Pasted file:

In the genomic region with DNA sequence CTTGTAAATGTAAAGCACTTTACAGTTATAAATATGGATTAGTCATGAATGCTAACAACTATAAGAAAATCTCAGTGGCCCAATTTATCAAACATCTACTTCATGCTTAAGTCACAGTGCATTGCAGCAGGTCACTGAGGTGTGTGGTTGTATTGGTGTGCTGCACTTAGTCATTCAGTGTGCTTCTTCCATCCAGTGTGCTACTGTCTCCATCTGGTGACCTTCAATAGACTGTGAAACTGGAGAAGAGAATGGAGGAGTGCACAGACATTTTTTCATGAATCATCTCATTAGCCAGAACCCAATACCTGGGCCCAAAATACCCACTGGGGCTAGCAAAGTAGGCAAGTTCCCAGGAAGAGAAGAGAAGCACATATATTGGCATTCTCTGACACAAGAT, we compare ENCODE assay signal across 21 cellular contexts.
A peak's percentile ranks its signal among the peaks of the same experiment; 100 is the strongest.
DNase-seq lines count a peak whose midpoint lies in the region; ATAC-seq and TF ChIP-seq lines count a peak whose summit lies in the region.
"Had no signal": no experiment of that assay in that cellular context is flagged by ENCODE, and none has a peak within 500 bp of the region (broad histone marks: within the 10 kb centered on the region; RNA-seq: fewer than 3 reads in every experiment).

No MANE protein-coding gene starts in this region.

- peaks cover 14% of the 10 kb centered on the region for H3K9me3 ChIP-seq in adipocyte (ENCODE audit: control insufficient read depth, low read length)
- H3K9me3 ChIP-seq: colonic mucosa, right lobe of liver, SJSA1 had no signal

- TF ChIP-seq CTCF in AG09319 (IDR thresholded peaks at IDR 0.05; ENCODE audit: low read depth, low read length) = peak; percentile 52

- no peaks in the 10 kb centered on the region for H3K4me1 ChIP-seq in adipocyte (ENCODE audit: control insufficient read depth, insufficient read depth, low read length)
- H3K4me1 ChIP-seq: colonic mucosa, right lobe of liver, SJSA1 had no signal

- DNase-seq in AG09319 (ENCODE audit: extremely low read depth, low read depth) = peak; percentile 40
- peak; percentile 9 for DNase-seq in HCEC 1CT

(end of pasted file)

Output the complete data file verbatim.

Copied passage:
In the genomic region with DNA sequence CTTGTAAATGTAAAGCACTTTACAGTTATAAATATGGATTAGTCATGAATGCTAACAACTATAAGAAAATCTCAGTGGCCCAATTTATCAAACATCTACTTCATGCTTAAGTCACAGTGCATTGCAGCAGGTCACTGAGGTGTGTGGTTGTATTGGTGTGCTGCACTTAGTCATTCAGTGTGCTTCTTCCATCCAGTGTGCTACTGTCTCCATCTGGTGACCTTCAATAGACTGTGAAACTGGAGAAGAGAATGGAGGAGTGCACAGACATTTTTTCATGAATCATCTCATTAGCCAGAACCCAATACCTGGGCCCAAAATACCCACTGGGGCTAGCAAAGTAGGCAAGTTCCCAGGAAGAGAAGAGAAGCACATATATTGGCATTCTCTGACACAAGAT, we compare ENCODE assay signal across 21 cellular contexts.
A peak's percentile ranks its signal among the peaks of the same experiment; 100 is the strongest.
DNase-seq lines count a peak whose midpoint lies in the region; ATAC-seq and TF ChIP-seq lines count a peak whose summit lies in the region.
"Had no signal": no experiment of that assay in that cellular context is flagged by ENCODE, and none has a peak within 500 bp of the region (broad histone marks: within the 10 kb centered on the region; RNA-seq: fewer than 3 reads in every experiment).

No MANE protein-coding gene starts in this region.

- peaks cover 14% of the 10 kb centered on the region for H3K9me3 ChIP-seq in adipocyte (ENCODE audit: control insufficient read depth, low read length)
- H3K9me3 ChIP-seq: colonic mucosa, right lobe of liver, SJSA1 had no signal

- TF ChIP-seq CTCF in AG09319 (IDR thresholded peaks at IDR 0.05; ENCODE audit: low read depth, low read length) = peak; percentile 52

- no peaks in the 10 kb centered on the region for H3K4me1 ChIP-seq in adipocyte (ENCODE audit: control insufficient read depth, insufficient read depth, low read length)
- H3K4me1 ChIP-seq: colonic mucosa, right lobe of liver, SJSA1 had no signal

- DNase-seq in AG09319 (ENCODE audit: extremely low read depth, low read depth) = peak; percentile 40
- peak; percentile 9 for DNase-seq in HCEC 1CT